The expression "wax and wane" refers to the cyclical increase and decrease in intensity, size, or extent, much like the moon's phases. The word "wax" means to grow or increase, while "wane" means to decrease or diminish. It can be applied in various contexts, from one's emotions and interest levels to economic trends and the popularity of trends.
"Wax and wane" refers to the increase and decrease or the rise and fall in strength, intensity, or numbers.
The phrase "wax and wane" is often used to describe a cyclical increase and decrease in the intensity or quantity of a particular phenomenon, condition, or attribute. Derived from astronomical terminology, "wax" refers to the growing phase of the moon, while "wane" denotes its shrinking phase. When applied metaphorically, the phrase captures the ebb and flow or the rise and fall of various aspects of life, such as popularity, fortune, or emotions.
Let's dive into its core meanings and usage:
While it's mainly used to discuss cycles or repetitive patterns, it's versatile enough to be used in a variety of scenarios.
The phrase “wax and wane” refers to the phases of the moon and dates back to the 14th century. The term “wax” is derived from the Old English “weaxan,” which means to grow or increase, and is related to the German word “wachsen.” The term “wane” comes from the Old English “wanian,” meaning to lessen. The phrase has been used to describe anything that undergoes periodic cycles of growth and decline, similar to the moon’s visible size in the sky.
"...His Kingdom stretch from shore to shore, till moon shall wax and wane no more" - A Selection from Tate and Brady's Version of the Psalms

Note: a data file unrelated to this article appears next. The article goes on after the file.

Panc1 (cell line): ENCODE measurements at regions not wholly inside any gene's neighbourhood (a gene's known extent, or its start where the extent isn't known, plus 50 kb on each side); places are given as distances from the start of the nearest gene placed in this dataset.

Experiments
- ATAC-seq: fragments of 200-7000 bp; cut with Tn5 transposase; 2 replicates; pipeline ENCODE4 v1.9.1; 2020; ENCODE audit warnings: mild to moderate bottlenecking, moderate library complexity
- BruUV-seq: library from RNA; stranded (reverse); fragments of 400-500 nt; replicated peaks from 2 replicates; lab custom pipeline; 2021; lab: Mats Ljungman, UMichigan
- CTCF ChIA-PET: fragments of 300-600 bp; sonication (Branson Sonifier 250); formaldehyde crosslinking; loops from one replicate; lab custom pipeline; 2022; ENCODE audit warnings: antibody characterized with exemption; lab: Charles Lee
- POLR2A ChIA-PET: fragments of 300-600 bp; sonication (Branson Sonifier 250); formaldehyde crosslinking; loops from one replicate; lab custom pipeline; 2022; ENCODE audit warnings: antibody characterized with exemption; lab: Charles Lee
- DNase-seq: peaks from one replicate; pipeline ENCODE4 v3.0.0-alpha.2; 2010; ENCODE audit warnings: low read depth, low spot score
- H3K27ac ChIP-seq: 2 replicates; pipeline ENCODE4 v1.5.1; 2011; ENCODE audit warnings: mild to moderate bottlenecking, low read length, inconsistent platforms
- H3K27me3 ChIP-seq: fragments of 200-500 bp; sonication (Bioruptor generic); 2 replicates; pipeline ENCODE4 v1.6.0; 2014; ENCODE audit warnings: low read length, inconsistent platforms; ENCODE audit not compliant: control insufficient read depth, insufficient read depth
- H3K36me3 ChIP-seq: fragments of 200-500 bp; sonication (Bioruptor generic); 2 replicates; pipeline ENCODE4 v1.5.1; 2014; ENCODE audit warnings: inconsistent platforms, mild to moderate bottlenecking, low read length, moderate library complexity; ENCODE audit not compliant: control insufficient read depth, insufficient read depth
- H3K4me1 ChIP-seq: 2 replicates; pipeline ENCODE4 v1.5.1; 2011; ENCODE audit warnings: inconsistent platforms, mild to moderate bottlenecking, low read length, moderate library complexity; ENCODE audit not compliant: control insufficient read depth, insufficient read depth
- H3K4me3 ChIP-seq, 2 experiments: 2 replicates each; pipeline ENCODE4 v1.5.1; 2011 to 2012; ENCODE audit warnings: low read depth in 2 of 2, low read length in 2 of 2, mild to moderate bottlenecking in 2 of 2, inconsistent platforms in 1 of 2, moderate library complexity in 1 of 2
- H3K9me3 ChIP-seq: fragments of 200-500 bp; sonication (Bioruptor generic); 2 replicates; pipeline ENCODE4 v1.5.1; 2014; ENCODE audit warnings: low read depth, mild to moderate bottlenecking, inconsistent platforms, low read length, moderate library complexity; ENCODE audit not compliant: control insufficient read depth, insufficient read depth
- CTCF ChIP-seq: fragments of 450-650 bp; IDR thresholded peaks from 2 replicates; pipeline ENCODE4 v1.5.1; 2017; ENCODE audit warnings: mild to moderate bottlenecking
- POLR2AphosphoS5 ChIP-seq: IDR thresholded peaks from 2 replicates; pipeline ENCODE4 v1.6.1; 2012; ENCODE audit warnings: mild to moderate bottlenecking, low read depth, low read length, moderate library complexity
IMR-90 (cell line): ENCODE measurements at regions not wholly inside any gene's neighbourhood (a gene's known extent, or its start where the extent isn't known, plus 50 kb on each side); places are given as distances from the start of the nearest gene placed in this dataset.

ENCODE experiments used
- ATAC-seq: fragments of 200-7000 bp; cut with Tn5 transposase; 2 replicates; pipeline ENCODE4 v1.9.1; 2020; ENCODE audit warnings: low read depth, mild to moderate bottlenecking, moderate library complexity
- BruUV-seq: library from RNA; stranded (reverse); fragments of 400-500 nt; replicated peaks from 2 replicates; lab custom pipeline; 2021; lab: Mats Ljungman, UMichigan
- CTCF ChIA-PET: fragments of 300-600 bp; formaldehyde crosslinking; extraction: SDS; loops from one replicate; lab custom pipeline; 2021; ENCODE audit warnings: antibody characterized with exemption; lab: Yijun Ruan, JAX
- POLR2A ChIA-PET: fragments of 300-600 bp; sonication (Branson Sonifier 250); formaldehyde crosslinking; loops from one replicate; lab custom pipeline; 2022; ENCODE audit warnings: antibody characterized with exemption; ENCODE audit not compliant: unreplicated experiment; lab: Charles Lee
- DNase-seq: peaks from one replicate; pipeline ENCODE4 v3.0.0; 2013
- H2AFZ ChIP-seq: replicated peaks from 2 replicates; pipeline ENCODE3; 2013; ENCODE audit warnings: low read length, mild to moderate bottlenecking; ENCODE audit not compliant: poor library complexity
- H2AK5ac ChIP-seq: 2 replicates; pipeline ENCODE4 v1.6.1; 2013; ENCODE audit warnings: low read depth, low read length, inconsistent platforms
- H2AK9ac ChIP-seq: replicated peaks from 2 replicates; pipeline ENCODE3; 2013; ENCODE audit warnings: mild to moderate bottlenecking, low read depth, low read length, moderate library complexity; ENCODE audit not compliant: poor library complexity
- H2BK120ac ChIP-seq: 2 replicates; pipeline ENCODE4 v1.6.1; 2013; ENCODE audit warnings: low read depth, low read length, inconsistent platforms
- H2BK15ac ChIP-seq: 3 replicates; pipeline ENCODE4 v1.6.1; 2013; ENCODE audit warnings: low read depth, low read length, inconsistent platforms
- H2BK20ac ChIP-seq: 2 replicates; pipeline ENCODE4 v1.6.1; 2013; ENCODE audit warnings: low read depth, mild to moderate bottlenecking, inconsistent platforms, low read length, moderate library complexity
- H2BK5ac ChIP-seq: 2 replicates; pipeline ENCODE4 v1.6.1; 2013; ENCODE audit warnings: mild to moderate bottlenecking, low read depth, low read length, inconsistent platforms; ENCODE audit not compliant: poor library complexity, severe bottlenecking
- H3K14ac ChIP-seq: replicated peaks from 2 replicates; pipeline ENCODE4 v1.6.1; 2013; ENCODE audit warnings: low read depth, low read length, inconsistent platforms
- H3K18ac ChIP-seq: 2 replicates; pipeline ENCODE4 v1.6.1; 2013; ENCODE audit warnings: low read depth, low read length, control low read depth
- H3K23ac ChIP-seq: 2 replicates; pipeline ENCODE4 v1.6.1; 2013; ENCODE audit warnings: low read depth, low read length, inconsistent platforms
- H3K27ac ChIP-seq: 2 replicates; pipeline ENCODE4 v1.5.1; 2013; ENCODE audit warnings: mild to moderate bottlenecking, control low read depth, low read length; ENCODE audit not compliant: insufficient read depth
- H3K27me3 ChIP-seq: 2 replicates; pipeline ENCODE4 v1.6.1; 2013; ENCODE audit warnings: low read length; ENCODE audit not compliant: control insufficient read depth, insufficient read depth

Here are some examples showcasing how this idiom can be used:
This idiom has appeared in various forms of media and entertainment:
It refers to the periodic increase and decrease, especially when talking about the moon's phases.
It has its roots in Old English, particularly relating to the moon's phases.
Yes, it can describe fluctuating emotions, among other things.
Yes, it's a poetic way to describe cyclical changes and is still used in literature and everyday language.
Yes, words like "fluctuate" and "ebb and flow" can be used similarly.
Yes, artists like The Beatles have touched upon the concept in their lyrics.
Indeed, it can describe the ups and downs of economic or business scenarios.
The cyclical pattern of the moon is a direct visual representation.
Many languages have idioms that describe cyclical changes, though the exact wording may differ.
While its origins are in Old English, the concept is universal and is understood in various cultures.
"Wax and wane" is derived from the cyclical growth and diminishment of the moon's visible shape. The phrase has been adopted in broader contexts to describe anything that undergoes regular cycles of increase and decrease. The idiom beautifully captures the cyclical nature of many things in life.
Here's a quick wrap-up: